Background: Triple-negative breast cancer (TNBC) is associated with poor prognosis and high probability of distant metastases. Tumor microenvironments play a pivotal role in tumor metastasis. Tumor-associated macrophages (TAMs) are one of the main cell components, and they are correlated with increasing metastatic risk. The aim of this study is to analyze the prognostic significance of the infiltration of TAMs in patients with TNBC.
Materials and methods: Immunohistochemical staining for cluster of differentiation (CD)68 (a marker for macrophages) was performed on tissue microarrays of operable breast cancer among 287 patients with TNBC, and the number of infiltrating TAMs was correlated with clinicopathological parameters.
Results: We found that TNBC with a large number of infiltrating TAMs had a significantly higher risk of distant metastasis, as well as lower rates of disease-free survival and overall survival than those with a smaller number of infiltrating TAMs. Multivariate analysis indicated that the number of infiltrating TAMs was a significant independent prognostic factor of disease-free survival (P=0.001) in all patients.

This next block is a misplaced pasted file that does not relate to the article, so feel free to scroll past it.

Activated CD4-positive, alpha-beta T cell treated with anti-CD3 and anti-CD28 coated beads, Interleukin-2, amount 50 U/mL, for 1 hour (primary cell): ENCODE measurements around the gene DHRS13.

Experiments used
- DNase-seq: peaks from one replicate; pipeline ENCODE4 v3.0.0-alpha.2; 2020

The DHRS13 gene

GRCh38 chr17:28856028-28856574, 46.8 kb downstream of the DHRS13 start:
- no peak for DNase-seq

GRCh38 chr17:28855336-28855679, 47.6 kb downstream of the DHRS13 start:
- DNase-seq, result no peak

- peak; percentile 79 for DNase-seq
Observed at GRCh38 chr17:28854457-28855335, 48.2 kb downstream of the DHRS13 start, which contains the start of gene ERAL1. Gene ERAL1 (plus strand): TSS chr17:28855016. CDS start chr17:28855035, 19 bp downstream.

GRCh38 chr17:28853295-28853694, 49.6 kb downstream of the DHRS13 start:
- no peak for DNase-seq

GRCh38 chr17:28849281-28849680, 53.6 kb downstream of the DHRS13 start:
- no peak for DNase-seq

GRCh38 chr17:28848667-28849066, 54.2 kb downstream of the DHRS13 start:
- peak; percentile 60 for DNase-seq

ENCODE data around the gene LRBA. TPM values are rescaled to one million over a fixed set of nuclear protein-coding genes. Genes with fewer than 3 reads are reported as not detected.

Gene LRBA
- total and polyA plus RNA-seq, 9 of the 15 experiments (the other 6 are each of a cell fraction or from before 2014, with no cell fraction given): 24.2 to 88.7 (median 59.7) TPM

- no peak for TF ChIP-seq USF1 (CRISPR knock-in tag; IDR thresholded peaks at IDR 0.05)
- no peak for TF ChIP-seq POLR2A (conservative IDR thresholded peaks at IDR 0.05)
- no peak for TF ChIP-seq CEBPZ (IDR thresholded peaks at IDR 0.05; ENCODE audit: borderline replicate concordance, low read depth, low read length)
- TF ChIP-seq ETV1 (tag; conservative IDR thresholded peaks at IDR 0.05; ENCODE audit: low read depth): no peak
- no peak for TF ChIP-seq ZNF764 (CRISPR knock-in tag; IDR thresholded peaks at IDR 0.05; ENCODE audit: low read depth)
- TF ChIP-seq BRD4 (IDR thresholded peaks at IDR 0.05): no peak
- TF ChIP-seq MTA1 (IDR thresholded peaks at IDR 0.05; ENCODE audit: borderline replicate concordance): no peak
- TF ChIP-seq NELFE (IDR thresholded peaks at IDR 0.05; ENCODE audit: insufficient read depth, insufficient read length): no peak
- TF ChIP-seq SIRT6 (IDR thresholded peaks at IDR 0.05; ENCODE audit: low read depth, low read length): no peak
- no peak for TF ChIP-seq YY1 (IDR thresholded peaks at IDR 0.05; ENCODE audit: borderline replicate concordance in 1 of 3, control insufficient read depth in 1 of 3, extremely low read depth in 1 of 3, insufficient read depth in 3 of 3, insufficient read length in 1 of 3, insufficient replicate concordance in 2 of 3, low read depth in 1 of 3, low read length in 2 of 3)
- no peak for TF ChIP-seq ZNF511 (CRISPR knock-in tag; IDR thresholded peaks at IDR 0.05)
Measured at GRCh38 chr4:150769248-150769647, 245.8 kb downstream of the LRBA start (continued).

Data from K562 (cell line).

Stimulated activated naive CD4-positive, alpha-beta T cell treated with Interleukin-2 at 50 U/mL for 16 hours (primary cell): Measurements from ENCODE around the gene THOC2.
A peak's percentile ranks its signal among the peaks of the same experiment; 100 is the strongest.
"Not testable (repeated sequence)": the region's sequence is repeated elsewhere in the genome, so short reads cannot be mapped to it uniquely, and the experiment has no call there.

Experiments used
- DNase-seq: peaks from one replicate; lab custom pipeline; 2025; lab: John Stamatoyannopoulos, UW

Conclusion: Our results suggested that high infiltrating TAMs are a significantly unfavorable prognostic factor for patients with TNBC, and they could become a potentially useful prognostic marker for TNBC.
Keywords: breast carcinoma; prognosis; triple-negative; tumor-associated macrophages.